1. Field of the Invention

Embodiments of this invention relate to in situ shutoff gel compositions having controlled crosslinking properties and for methods for making and using the compositions.

More particularly, embodiments of this invention relate to in situ shutoff gel compositions having controlled crosslinking properties, where the compositions include a crosslinkable polymer system, a crosslinking system, a crosslink delay system and a solvent system. Embodiments of this invention also relate to methods for making and using the situ shut-off gel compositions.

2. Description of the Related Art

Certain formation include relatively high permeability zones and relatively low permeability zones and zone having moderate permeability. Poor areal conformance formations including high permeability streaks and high permeability anomalies within a formation matrix. Fluids introduced into such formations generally exhibit poor flow profiles and sweep efficiencies and have poor vertical or areal conformance.

A number of attempts to remedy such conformance problems exist. U.S. Pat. Nos. 3,762,476; 3,981,363; 4,018,286; and 4,039,029 to Gall or Gall et al describe various processes wherein gel compositions are formed in high permeability zones of subterranean formations to reduce the permeability therein. According to U.S. Pat. No. 3,762,476, a polymer such as polyacrylamide is injected into a formation followed sequentially by a crosslinking agent. The sequentially injected slugs are believed to permeate the treatment zone of the formation and gel in situ.

An attempt to achieve delayed polymer gelation was U.S. Pat. No. 4,706,754 to Smith which describes a process for reducing formation permeability by using polyacrylamide gels in combination with a crosslinking agent and a carboxylic acid delaying agent. The delaying agent allows for the gelation solution to thoroughly mix and be placed in the desired treatment region up to about 24 hours before gelation occurs. However, it is often desirable to delay gelation for longer than 24 hours to enable a gel to be placed at distances from the injection well that takes longer than 24 hours to achieve.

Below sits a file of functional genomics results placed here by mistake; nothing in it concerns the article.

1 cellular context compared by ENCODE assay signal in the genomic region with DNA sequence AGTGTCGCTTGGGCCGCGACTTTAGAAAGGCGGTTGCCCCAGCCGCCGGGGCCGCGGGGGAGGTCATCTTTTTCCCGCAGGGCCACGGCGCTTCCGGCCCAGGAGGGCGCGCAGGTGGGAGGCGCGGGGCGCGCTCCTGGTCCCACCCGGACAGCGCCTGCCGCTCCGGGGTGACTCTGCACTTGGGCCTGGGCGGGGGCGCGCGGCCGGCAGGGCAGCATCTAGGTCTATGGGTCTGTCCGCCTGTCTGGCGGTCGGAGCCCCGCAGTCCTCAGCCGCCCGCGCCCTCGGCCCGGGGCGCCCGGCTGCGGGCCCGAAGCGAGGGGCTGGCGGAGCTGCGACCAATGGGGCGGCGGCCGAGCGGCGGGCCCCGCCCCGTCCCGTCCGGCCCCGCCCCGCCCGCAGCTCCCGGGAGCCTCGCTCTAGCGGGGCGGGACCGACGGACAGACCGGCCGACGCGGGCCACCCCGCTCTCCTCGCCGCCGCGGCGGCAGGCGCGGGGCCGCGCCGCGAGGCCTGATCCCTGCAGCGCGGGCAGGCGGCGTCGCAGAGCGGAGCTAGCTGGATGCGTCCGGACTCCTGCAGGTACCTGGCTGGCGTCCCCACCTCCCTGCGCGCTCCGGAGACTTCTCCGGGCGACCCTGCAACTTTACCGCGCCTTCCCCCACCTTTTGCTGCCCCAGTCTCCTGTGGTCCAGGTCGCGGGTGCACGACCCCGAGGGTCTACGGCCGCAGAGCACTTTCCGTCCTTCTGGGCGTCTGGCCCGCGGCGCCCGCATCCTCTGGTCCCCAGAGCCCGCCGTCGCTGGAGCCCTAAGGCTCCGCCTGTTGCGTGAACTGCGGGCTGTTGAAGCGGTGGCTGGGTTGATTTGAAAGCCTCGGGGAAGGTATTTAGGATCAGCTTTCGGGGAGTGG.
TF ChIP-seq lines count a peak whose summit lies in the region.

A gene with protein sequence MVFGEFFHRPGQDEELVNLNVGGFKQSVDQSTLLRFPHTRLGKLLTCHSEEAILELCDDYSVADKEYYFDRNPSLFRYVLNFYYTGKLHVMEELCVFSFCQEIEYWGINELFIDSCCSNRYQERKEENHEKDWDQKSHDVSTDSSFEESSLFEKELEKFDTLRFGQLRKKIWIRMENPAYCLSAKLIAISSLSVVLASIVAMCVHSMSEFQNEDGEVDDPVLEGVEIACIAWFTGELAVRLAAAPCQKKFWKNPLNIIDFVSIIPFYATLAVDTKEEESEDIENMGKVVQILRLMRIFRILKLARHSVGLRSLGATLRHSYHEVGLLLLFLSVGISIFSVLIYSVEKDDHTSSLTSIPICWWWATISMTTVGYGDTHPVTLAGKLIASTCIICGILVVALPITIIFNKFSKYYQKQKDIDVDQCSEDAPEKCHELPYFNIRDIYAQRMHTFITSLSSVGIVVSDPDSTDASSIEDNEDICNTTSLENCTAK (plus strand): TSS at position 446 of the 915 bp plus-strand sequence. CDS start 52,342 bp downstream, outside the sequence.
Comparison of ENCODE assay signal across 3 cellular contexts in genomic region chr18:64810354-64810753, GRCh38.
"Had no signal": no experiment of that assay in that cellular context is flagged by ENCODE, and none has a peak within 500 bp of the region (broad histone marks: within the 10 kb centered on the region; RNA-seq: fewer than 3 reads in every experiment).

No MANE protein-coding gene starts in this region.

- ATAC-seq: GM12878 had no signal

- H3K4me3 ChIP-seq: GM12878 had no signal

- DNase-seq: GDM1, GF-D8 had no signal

U.S. Pat. No. 4,744,418 to Sydansk discloses that at temperatures below 140° F. (60° C.), gelation can be delayed by decreasing the amount of polymer hydrolysis. U.S. Pat. No. 4,844,168 also to Sydansk discloses that above temperatures of about 140° F. (60° C.) polyacrylamide autohydrolysis increases at a rate that is proportional to the increase in temperatures. Sydansk also discloses that delayed gelation can be achieved at temperatures above about 140° F. (60° C.) by utilizing polyacrylamide having less than 0.1% hydrolysis. Sydansk is able to achieve delays in gelation of up to about 168 hours at about 165° F. (74° C.) and up to about 20 hours at temperatures of about 219° F. (104° C.). However it is often desirable to delay gelation for longer than 168 hours at temperatures of about 165° F. (74° C.) and longer than 20 hours at temperatures of about 219° F. (104° C.). Therefore a need exists for a gelation process wherein gelation delays can be enhanced when reservoir temperatures exceed 165° F. (74° C.) and exceed 219° F. (104° C.).

More recently, U.S. Pat. No. 5,069,281 disclosed using buffers having pKa values between 3.5 and 6.8 made of a mono-carboxylic acid or mono-carboxylic acid salt or mixtures to control the crosslinking process of chromium with polyacrylamides having less than 0.1% of hydrolysis. U.S. Pat. No. 5,421,411 disclosed using mono-carboxylic and/or poly-carboxylic acid and derivatives to delay the crosslinking process of polyacrylamides with a degree of hydrolysis higher than 0.1%.